Peer Review: 2nd Reply to Berezin

Gregory R. Harriman gregoryh at
Sat Nov 4 16:13:45 EST 1995

In article <Pine.3.89.9511031850.A15341-0100000 at mcmail.CIS.McMaster.CA>,
berezin at MCMAIL.CIS.MCMASTER.CA (Alexander Berezin) wrote:

> > I guess I have trouble understanding English.  But what you wrote in a
> > previous post was: "anyone who wants to do an experiment should be
> > funded".
> Assuming, of course, he/she is:
> (1) qualified to do the proposed type of research
> (2) do have reasonable conditions to do this, including
> being employed at teaching position in university/college, 
> etc, having access to the equipment, etc
> (3) having track record to warrant the funding.

Thanks for clarifying your position.  You certainly seem to be more
restrictive now in who should get funding than your previous posts
suggested.  I am still not persuaded that your criteria of determining
whether someone is "qualified to do the proposed research" and 'having
track record to warrant the funding" represents a significant improvement
over the current system.

> You may say that the above conditions are tough. Yes,
> they are. But paradoxically under the present system
> (so called "proposal competition"):
> 1) many people who DO satisfy all the above 
> conditions are nonetheless unfunded
> 2) many who do NOT satisfy [ mostly point 3 ] are
> nonetheless funded
> [ how to check for point 3 see below ]

Are you saying in 2) that people who do NOT satifsy point 3 (ie. don't
have a tract record) should not receive funding?  So, regardless of what
they want to do with the money (no matter how good or how bad their plans
are), no funding if they don't have a tract record, but funding if they do
have a track record? Seems to me this presents an opportunity for abuse
and/or misuse of research funding which is every bit as bad as the current

Stuff deleted.

> > Where I am having difficulty is in understanding how you propose to ASSESS
> > whether researchers have "clearly demonstarted (sic) that they are able to
> > do research".  It seems obvious that someone (a peer perhaps?) would have
> > to determine this.  How does this differ in a meaningful way from peer
> > review?
> Very much differ. Peer review (in a regular meaning) deals with 
> a single item (manuscript or a grant proposal). Under the present
> system the item can be rejected ALTOGETHER (paper denied publication, 
> grant application not funded).
> When you assess LIFE-TIME record this much less likely to happen.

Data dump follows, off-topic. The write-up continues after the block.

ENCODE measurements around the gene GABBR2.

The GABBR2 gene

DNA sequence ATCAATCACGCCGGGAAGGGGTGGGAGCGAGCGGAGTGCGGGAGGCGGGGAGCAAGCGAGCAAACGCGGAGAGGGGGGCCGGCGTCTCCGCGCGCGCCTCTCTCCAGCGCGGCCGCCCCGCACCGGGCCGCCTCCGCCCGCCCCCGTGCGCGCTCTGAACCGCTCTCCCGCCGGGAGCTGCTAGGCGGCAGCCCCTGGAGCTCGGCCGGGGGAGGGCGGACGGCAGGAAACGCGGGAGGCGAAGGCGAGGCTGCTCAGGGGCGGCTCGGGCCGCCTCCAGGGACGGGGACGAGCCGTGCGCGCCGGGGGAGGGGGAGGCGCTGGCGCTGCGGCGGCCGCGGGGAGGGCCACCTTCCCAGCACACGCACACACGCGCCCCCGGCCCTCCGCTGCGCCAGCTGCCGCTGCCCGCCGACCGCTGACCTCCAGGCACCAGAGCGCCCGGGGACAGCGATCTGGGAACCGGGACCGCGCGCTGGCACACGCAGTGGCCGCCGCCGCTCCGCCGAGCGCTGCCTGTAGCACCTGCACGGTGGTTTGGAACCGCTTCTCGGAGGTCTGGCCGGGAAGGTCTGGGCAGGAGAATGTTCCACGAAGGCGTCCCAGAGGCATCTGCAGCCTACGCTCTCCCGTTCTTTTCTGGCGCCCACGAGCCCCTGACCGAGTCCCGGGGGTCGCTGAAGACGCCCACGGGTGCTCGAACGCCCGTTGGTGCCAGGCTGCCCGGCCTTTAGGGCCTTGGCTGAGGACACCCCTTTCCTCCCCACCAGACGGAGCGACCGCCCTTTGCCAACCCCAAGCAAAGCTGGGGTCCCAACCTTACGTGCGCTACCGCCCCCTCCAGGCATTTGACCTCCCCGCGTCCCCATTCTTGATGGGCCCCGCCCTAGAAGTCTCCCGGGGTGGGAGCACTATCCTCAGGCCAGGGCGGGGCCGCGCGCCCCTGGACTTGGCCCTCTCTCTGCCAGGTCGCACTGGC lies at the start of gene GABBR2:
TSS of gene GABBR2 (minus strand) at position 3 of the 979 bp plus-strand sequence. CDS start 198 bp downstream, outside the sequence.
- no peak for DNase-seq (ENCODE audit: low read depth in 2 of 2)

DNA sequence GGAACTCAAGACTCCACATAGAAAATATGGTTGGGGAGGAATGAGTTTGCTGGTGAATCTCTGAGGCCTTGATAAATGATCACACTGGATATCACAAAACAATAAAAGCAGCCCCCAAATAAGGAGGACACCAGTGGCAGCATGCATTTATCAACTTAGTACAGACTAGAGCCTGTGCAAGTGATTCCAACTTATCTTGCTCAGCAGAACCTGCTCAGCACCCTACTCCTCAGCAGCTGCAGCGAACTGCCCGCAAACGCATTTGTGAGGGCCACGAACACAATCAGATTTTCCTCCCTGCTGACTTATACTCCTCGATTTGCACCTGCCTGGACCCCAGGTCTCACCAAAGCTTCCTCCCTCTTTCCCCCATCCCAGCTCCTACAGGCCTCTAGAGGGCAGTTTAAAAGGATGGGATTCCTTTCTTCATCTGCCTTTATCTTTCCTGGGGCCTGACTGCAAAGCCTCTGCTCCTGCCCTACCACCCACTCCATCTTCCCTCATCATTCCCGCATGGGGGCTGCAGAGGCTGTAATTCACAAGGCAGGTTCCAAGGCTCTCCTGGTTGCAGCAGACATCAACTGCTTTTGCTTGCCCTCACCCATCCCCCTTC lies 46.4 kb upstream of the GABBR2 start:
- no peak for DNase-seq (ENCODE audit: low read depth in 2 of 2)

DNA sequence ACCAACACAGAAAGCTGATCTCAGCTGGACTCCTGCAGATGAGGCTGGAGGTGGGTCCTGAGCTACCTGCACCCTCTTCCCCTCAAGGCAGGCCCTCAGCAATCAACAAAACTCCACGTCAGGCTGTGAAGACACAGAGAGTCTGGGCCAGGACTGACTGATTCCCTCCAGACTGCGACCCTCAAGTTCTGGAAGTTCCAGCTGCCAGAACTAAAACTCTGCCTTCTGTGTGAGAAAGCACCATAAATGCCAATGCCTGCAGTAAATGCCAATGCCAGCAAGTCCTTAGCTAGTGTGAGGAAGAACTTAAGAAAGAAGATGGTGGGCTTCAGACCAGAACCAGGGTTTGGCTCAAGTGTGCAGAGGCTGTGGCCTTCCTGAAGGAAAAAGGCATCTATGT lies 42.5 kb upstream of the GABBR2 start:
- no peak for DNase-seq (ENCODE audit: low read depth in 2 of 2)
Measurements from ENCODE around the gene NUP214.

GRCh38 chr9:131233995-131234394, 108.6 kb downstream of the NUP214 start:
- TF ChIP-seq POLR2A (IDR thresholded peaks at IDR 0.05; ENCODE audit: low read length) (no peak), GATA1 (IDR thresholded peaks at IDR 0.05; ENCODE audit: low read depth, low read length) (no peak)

> The only time it CAN happen is when the assessors (call them peer 
> reviewers or not) are ALL IN UNISON saying:
>   "Soandso in a totally useless researcher, discovered
>    nothing, all his/her work worth nothing at all".

So, unless there is total unanimity of the "assessors" that Dr. Soandso is
a totally useless researcher, he should continue to get funding.

Stuff deleted.

> The difference from peer review that the committee
> assessing track record does NOT need to be a very narrow
> specialized in the applicant's area (hence arm-length
> rule applies and very low, if any, possibility of
> conflict of interest). 

Maybe so, but I still don't accept your premise that scientists from
entirely different disciplines will necessarily be qualified and able to
assess the accomplishments of someone from outside their area of

Stuff deleted.
> The proposal you are talking about (anonymous submission of 
> manuscripts and/or grant proposals) is often discussed, however 
> there are fundamenat flaws in it:
> (1) the author almost invariably can be identified
> through the bibliography
> (2) the MAIN point that the anonymity of the reviewer
> essentially realeases him from ANY responsibility for
> the process is not addressed. 

These are valid points.

Stuff deleted.

> It is virtually impossible that someone with a weak track
> record came up with really strong proposals. The only possible
> exceptions are some "junior geniuses" who can come with indeed 
> something promising.

I find it quite disturbing that someone who appears to be so concerned
with the fairness and objectivity of the peer review process can make an
unequivocal, a priori judgement about the ability of someone to write a
good research proposal without ever seeing such a proposal and with no
statistics to back up the statement.  It certainly seems that the only
thing you are trying to advance is your own preconceived ideas of how the
peer review process should be controlled.  I'll take a study section that
is willing to objectively evaluate my research proposal on its merits over
your panel of closed minded, prejudging "assessors" any day.

Greg Harriman

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